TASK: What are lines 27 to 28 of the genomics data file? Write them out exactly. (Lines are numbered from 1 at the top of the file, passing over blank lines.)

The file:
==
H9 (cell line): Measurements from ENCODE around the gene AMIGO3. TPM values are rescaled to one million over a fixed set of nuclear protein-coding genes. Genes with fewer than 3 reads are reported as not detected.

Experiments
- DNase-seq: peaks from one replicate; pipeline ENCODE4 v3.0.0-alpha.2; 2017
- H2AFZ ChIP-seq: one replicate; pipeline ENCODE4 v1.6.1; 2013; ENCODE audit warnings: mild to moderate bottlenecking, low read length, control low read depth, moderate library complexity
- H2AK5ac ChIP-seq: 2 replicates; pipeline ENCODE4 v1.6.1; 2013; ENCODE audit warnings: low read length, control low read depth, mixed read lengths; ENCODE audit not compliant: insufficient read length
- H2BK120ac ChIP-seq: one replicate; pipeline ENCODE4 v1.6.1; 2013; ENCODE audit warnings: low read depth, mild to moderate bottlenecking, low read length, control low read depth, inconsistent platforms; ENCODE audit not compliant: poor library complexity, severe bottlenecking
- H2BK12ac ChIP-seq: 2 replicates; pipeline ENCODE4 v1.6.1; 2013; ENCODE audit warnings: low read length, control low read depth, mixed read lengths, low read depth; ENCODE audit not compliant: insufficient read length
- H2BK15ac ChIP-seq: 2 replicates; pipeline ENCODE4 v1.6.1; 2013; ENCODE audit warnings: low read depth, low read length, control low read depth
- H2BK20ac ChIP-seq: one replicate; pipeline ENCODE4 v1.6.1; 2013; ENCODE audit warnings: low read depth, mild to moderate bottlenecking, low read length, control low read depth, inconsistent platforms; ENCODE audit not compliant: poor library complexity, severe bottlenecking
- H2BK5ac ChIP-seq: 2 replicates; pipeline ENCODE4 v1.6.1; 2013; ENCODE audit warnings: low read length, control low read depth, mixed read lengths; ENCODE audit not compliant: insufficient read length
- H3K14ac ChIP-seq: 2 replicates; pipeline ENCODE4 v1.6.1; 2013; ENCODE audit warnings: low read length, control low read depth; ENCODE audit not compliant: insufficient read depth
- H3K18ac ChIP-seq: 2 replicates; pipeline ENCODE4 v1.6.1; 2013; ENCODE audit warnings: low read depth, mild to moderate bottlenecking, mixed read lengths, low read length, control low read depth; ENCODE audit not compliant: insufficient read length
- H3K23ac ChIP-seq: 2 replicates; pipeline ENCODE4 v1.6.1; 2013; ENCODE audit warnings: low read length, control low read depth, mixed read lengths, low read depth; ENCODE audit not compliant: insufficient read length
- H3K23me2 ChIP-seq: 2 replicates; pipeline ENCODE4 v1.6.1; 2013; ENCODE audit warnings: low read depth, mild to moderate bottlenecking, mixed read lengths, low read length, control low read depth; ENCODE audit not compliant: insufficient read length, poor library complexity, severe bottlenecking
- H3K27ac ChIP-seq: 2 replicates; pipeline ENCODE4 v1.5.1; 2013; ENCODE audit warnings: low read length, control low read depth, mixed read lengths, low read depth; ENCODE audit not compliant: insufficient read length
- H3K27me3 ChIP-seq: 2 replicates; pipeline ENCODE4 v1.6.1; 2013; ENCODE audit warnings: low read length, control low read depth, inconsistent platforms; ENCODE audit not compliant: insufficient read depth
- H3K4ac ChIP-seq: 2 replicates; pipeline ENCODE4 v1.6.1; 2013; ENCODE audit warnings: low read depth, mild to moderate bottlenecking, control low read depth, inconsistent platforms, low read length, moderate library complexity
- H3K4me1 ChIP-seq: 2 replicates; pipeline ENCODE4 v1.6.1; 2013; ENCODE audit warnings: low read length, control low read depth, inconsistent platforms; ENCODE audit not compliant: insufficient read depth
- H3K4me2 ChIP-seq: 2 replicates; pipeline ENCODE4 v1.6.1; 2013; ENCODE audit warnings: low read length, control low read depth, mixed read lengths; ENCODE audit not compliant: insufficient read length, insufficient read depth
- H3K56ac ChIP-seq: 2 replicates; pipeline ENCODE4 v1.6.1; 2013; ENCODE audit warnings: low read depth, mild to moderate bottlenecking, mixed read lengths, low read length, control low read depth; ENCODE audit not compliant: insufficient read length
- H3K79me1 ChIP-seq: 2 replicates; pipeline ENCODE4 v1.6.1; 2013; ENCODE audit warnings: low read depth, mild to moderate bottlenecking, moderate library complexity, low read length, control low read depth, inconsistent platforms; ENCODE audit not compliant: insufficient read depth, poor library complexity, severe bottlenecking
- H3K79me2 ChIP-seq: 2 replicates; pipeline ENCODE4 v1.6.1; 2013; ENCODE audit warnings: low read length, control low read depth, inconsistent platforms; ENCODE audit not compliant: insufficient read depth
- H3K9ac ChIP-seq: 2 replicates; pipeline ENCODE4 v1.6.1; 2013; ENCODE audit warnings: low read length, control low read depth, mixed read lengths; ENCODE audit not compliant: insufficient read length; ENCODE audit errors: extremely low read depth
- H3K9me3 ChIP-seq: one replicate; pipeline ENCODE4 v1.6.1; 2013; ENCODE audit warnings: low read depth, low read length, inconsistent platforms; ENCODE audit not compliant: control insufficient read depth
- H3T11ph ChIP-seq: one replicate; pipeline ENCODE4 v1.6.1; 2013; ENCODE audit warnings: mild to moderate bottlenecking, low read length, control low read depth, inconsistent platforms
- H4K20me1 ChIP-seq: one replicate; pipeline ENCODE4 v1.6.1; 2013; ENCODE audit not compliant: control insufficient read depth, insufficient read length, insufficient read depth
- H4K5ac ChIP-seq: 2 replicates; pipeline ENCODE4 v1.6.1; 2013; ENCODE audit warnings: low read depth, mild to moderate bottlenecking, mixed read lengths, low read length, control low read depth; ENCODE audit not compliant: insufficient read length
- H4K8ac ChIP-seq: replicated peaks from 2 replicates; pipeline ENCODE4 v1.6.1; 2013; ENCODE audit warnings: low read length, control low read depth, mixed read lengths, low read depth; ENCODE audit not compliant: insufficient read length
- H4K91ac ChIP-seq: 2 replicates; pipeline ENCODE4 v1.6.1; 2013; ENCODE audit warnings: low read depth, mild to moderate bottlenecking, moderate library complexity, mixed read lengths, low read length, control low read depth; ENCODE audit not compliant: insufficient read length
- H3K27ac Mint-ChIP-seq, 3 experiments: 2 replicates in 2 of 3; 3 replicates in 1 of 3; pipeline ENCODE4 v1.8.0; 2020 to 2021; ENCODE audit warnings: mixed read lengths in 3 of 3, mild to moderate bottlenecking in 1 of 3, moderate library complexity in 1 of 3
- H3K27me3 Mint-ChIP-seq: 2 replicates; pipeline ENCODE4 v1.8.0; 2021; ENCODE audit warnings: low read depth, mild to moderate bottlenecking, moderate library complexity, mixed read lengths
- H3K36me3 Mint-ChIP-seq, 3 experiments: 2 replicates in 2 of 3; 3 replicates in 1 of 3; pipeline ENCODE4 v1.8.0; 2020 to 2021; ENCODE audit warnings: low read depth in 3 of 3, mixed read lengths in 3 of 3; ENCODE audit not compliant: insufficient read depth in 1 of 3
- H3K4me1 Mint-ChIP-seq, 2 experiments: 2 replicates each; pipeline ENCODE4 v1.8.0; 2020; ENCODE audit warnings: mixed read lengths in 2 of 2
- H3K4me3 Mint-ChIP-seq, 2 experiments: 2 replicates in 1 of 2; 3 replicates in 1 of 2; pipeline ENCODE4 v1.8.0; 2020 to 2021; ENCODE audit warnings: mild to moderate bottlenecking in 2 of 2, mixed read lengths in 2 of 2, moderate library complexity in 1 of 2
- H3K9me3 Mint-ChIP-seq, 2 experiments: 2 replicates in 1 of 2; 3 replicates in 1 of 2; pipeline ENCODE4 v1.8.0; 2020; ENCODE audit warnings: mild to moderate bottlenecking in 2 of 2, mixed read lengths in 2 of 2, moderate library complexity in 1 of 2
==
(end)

- H4K5ac ChIP-seq: 2 replicates; pipeline ENCODE4 v1.6.1; 2013; ENCODE audit warnings: low read depth, mild to moderate bottlenecking, mixed read lengths, low read length, control low read depth; ENCODE audit not compliant: insufficient read length
- H4K8ac ChIP-seq: replicated peaks from 2 replicates; pipeline ENCODE4 v1.6.1; 2013; ENCODE audit warnings: low read length, control low read depth, mixed read lengths, low read depth; ENCODE audit not compliant: insufficient read length